Passaic County Commissioners said goodbye to Superior Court-appointed Judge Ernest Capocella.
In a proclamation, the county governing body praised Caposela, who will retire at the end of May after more than eight years as mayor of the Passaic district. Still, Capocella’s departure is more of a relocation than a retirement.
In early May, state Supreme Court officials preemptively summoned Mr. Caposela to a two-year provisional sentence to mitigate pending lawsuits, according to a May 8 announcement. His new role includes temporary appointments to superior courts statewide to help implement, maintain and improve criminal justice reform. Launched in 2017, the program introduced risk-based bail reform as part of a revised pretrial framework.
New Jersey Chief Justice Stuart Rabner said, “Judge Capocella played a valuable role in the early success of New Jersey’s criminal justice reform, spearheading the first pilot program and inspiring both fellow judges and the public.” It helped me see the benefits,” he said in an April statement about Judge Caposela. Pending his retirement.
Meet northjersey.com reporter Hannan Addery at the Palestine Way Festival on Sunday
In 1973, the New Jersey legislature passed a law allowing the appointment of retired judges under the state’s judicial retirement age of 70. Two years later, it updated the law to include judges past retirement age to reduce state court backlogs. The recalled retirees earn $300 a day and can work until age 80.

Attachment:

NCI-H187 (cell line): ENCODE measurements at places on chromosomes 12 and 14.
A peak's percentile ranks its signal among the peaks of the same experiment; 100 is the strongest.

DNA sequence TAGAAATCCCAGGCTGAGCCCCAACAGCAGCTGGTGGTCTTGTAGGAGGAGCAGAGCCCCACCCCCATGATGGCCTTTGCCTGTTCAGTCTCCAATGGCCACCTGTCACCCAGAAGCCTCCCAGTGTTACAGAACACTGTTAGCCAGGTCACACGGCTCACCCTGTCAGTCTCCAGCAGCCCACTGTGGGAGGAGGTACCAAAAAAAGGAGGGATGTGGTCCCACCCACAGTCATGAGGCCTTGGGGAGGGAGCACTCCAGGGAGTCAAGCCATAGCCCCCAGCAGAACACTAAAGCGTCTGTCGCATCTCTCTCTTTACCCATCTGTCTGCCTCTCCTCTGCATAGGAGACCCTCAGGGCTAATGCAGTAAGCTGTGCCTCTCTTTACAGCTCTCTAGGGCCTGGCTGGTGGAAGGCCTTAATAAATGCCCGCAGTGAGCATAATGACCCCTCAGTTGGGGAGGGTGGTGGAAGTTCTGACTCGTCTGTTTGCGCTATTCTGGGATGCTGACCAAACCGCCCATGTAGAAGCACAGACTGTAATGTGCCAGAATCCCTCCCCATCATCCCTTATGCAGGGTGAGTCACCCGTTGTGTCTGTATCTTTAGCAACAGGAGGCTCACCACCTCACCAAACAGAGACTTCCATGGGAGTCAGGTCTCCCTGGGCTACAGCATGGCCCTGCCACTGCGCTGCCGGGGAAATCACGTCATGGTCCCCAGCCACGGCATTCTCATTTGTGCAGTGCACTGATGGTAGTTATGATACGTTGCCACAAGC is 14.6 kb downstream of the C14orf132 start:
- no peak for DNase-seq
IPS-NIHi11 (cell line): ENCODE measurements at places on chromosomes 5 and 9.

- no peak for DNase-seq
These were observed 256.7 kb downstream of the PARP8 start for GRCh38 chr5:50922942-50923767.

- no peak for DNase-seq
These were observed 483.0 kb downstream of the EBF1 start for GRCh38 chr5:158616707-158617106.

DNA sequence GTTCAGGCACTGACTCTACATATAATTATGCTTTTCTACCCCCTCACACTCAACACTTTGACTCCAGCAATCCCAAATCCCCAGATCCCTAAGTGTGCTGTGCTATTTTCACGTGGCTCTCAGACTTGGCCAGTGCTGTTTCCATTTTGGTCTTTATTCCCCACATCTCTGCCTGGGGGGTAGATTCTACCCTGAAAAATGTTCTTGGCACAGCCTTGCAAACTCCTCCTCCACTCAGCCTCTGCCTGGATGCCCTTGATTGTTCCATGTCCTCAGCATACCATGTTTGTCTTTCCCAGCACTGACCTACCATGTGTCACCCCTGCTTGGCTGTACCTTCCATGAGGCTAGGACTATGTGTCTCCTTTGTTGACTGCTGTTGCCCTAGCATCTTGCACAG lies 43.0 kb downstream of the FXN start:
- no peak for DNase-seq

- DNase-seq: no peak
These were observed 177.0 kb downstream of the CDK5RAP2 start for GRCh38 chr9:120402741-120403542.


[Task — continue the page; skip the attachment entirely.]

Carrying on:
On Mother’s Day, grieving mothers in North Jersey will trust signs from above
Capocella, who turns 70 on May 31, was appointed as a Passaic County judge in 1999 after being nominated by Gov. Christine Todd Whitman. Initially assigned to the court’s Family Division, the longtime Passaic County resident was transferred to the criminal bench in 2003. One of his first cases there involved a Patterson contractor who allegedly stole nearly $1 million from more than 60 local victims.
Capocella, who earned a law degree from the University of Louisville’s Brandeis Law School, returned to the court’s family division in 2010 as presiding judge. In 2014, he became a resident judge of the court, succeeding Donald Volkert, Jr., who also retired. Due to state age-based obligations.
Prior to becoming a judge, Caposella served privately as an attorney for the Passaic City Council and an attorney for the Paterson Library Commission.
Capocella will be replaced by Superior Court Judge Rudolf Filko as the Judge of Passaic Vicinage. Filko, a graduate of Seton Hall Law School and a former assistant U.S. attorney based in Newark, has presided over the court’s Family Division since June 2016, according to records.
High Court Judge Yolanda Adrianzen, who has been assigned to the family division of the court since 2015, will replace Filko as the division’s presiding judge.